I also think that children should have at least their mother to take care of them until they're old enough to go to school on their own. I understand that it's hard to support a family on one income, but it's been proven that children develop psychologically better when they're raised by their mothers than put into daycare (on a semi-related note, children that were breastfed have an IQ 5 points higher than their peers). My own mother was good enough to do this to me and not just hawk me off to a woman who gets paid to be a stand-in mother, and I think it turned out for the better.

General Discussion / Re: Economics: the division of labour
« on: March 10, 2008, 03:20:36 AM »
Right to know I had never really thought about that before. You have a lot of interesting ideas that challenge the status quo (which as far as I'm concerned, is almost always a good thing). I once read a quote I found noteworthy: "80% of conventional thinking is wrong" and as time goes by, it proves itself again and again.

The Voting Booth / Re: Sleep - how much do you need?
« on: March 09, 2008, 10:34:32 PM »
Yep, our circadian rhythms are disrupted by artificial light, which is a whole lot weaker than natural sunlight. The sun gives our body the cue that it's daytime, and lack of the sun means it's night time, and soon time to sleep (melatonin the sleep hormone is only produced in the absence of light). Our sleep systems work better with sunlight, exercise, paleo foods that don't rollercoaster our blood sugar, and a lack of stimulants and depressants like coffee and alcohol.

I find that when I sleep with my curtains open, the sun can wake me up pretty well, without the grogginess associated with many people. I can do pretty well with 6 hours of sleep, but I don't do any exercise either (which I am soon to change).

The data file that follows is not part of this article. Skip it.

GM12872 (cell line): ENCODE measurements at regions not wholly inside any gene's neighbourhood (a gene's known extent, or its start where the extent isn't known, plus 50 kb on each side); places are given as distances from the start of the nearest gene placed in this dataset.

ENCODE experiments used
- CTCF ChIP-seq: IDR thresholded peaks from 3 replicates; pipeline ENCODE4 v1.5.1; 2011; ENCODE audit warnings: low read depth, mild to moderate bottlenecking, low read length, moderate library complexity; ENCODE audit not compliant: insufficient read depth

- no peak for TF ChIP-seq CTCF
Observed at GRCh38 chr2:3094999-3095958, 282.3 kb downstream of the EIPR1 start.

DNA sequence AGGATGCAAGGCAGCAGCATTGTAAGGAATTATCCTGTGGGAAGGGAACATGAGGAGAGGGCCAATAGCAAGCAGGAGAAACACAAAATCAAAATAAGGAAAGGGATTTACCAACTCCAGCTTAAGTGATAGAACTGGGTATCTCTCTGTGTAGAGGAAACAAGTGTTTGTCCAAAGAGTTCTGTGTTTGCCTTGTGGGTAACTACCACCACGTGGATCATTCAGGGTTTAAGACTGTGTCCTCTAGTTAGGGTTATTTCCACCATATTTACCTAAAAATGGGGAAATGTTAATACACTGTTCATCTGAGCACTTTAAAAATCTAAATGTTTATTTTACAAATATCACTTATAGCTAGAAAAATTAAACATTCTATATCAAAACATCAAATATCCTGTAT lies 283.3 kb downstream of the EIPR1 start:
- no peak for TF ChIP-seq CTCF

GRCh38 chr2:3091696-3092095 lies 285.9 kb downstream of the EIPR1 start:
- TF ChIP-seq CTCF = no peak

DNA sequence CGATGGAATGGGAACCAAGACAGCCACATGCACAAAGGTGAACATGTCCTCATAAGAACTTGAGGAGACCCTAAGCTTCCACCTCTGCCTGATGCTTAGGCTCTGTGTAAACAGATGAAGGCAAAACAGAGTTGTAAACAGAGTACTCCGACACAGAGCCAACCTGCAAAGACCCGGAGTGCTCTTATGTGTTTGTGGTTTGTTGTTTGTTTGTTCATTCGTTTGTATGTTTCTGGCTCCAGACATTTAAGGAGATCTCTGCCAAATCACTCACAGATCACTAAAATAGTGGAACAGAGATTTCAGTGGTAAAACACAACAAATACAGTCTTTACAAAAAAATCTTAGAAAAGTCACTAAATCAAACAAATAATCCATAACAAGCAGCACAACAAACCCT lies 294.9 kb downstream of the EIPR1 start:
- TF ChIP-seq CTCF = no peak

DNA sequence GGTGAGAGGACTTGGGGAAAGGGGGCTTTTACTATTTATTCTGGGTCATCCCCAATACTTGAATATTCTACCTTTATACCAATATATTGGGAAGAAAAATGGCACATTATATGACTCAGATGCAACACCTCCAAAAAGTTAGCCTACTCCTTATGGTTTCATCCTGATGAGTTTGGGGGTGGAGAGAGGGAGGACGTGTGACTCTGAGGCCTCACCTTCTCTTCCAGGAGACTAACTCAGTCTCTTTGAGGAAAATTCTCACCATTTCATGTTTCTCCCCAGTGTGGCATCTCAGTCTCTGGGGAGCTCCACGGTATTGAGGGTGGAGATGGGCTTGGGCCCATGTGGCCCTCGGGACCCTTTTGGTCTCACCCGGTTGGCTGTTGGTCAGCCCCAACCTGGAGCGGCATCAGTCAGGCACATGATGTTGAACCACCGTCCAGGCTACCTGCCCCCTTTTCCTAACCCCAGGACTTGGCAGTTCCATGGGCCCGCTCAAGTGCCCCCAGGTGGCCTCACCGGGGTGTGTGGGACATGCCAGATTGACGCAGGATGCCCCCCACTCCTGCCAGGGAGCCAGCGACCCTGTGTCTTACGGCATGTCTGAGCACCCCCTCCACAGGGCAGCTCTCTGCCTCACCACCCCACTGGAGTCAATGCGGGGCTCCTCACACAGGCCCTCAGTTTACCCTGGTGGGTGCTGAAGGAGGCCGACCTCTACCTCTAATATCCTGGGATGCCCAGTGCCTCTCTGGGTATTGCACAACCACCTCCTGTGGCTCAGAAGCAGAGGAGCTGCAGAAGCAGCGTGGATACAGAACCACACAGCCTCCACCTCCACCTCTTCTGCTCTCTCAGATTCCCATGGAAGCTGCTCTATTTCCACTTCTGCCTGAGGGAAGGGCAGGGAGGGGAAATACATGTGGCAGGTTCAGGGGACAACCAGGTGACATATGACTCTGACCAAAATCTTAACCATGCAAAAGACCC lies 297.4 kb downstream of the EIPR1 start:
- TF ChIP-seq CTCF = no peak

Philosophy / What's wrong with modern humanity - add yours.
« on: March 09, 2008, 10:06:33 PM »
We think:
-food comes from the Supermarket
-everything in moderation
-we should eat 3-6 meals a day
-that vaccinations are an effective way to gain immunity to diseases
-we can be unhealthy in our youth, and take care of our health when we retire
-that there is nothing wrong spending 40 hours of our week doing the things we wouldn't do in our free time
-nutrients come from pills
-modern medicine is the best cure for disease
-nutrition has little to do with health or weight, it's mostly genetics
-that mainly genes give us cancer or make us strong or weak
-material goods bring the most happiness

Ok, I've exhausted my thought processes for now, but if everyone could add their own that'd be great.

Philosophy / Re: Modern man is neurotic, and here's why...
« on: March 09, 2008, 09:49:56 PM »
I also think that the repression of crying is indicative of a larger phenomena occurring in our post industrial revolution societies; the emasculation of males.  ...but that is another topic.

Indeed. These days males are afraid to exert their masculinity, because it's not politically correct.

Pages: 1 ... 3 4 [5] 6